The stocks of publicly traded healthcare companies fell with the volatile market last week, some just dipping below the surface and others hitting rock bottom.
The Dow Jones industrial average plunged 7.2%, or 554.26 points, to 7161.15-the largest point decline ever-on Oct. 27.
That was the 12th-largest percentage slide, and it caused trading to be stopped twice. The NASDAQ index fell a record 7.42%, or 113.27 points, to 1,537.84.
While Oxford Health Plans became the poster child for hard-hit healthcare companies (See story, below), other companies didn't fare too well, either:
HealthSouth Corp., a Birmingham, Ala.-based rehabilitation company, saw its stock drop 12.9%, or $3.44 per share, to $23.25.
The stock of Tenet Healthcare Corp., a Santa Barbara, Calif.-based hospital chain, sank 9.6%, or $3 per share, to close at $28.25 per share.
Columbia/HCA Healthcare Corp., a Nashville-based hospital company, saw its stock price slide 6.5%, or $1.88 per share, to $27.
The next day, however, the market bounced back with the Dow Jones industrial average climbing 4.7%, or 337.17 points to 7,498.32, the largest point gain and trading day ever.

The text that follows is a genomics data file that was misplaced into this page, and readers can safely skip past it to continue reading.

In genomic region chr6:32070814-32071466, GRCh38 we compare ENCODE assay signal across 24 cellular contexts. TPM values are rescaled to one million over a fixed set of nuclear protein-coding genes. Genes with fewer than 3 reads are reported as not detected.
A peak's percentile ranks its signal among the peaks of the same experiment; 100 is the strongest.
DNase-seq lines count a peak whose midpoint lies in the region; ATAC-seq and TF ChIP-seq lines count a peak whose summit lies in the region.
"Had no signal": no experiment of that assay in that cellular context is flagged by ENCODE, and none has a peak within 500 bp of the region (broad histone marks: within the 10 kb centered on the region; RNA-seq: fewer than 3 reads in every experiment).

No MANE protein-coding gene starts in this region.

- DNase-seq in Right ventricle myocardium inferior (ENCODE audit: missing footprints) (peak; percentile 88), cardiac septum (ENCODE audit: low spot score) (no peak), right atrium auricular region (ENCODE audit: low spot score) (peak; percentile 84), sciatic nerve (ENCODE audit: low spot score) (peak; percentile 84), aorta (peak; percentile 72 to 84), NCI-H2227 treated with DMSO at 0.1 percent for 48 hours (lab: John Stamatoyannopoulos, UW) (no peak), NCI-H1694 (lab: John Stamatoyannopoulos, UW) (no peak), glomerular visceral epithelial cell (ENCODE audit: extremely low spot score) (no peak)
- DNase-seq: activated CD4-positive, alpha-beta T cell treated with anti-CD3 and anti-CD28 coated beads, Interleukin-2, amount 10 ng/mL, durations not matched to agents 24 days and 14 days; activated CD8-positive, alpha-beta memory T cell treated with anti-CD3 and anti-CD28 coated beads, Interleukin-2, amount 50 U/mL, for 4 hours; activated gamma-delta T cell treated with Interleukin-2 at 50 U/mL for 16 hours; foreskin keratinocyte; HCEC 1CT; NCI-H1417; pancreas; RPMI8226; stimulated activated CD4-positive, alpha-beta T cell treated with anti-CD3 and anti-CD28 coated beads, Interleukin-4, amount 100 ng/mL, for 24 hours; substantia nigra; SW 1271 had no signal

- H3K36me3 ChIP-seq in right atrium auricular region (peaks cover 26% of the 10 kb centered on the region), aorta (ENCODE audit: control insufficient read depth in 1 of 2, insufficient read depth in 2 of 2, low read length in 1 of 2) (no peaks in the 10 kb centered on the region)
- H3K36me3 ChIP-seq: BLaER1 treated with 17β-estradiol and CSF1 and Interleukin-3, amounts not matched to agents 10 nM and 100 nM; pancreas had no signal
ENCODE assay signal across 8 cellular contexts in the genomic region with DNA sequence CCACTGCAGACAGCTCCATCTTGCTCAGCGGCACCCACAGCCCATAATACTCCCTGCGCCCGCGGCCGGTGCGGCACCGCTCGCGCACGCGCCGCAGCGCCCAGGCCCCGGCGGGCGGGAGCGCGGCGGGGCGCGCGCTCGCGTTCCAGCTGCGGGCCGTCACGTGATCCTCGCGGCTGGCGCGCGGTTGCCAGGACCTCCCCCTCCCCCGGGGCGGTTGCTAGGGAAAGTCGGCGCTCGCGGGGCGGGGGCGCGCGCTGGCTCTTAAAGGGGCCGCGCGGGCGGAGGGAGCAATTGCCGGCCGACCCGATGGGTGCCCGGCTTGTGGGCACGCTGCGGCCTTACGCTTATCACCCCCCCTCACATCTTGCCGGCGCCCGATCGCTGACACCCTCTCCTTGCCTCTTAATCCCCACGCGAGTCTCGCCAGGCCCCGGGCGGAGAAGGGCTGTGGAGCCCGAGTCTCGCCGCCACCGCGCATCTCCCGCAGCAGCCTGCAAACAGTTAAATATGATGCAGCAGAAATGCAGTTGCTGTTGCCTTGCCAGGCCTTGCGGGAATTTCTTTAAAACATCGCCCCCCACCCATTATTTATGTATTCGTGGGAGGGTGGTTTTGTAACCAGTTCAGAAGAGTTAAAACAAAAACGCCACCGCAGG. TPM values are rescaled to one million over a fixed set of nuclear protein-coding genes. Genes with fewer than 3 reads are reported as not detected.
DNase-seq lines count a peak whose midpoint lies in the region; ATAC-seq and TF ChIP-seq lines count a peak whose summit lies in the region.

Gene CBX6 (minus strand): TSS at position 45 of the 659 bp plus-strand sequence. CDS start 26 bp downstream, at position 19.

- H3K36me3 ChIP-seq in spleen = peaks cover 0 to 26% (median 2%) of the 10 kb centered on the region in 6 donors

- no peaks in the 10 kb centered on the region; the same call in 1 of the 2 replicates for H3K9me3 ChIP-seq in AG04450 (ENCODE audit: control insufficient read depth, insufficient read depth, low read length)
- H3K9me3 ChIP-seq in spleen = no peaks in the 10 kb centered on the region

Some healthcare companies followed suit; others kept slipping.
For example, the stock prices of HealthSouth, Tenet and Columbia jumped 10.8%, 9.9% and 3.7%, respectively, the day after the crash.
David Risinger, a healthcare analyst with New York-based Morgan Stanley Dean Witter Discover, said publicly traded managed-care companies took the worst hit in last week's downslide.
Morgan Stanley's Health Care Payer Index, an equal-dollar weighted index of 12 healthcare management companies, dropped 14%, or $39.87, to a low of $245.65 on Oct. 27. It regained 4.5% the next day to close at $256.70.
Morgan Stanley's two other healthcare indexes also dropped, but not as much.
Its Health Care Product index declined 7.9%, or $40.57, to $474.58 on Oct. 27 but gained 5.4% to close at $550.52 the next day. And its Healthcare Provider Index dropped 6%, or $24.61, to $374.05 on Oct. 27 but jumped 5% to $394.13 the next day.
Risinger said healthcare stocks fell victim to the market's swings last week like companies in all industries.
But Risinger and healthcare analyst John Runningen, of Atlanta-based Cordova Capital, agreed that merger and acquisition activity in the healthcare sector won't slow down because of what happened last week. They pointed to PhyCor's proposed acquisition of competing physician practice management company MedPartners as an example (See story, p. 4).
"Certainly the market has an impact on healthcare pricings, but that's not going to change corporate strategies," Risinger said.